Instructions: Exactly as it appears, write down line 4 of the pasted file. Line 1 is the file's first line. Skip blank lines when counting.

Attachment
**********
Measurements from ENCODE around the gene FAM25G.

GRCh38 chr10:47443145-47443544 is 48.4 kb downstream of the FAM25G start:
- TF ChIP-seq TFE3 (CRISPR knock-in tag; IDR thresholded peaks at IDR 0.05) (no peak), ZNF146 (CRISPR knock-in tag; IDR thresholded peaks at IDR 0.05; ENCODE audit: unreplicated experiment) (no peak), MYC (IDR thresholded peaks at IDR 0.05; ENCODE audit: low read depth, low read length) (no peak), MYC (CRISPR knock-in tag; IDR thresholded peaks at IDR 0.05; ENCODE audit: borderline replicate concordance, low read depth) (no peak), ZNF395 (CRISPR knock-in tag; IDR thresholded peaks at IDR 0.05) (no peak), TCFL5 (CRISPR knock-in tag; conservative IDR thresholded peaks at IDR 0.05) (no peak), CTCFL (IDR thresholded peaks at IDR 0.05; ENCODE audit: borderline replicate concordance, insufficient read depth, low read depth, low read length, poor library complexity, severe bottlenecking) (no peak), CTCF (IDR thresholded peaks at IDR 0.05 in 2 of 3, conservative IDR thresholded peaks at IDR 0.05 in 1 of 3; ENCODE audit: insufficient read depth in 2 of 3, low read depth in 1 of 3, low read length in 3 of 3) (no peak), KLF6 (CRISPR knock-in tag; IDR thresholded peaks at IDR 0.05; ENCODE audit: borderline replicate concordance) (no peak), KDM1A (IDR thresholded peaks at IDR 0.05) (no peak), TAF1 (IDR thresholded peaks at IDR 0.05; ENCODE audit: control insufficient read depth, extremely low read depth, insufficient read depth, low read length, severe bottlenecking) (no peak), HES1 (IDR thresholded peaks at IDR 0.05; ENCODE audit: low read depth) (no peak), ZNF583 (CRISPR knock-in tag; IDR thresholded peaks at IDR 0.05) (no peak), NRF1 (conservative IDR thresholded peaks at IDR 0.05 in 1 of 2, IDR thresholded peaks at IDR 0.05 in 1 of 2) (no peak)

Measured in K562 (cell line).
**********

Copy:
Measured in K562 (cell line).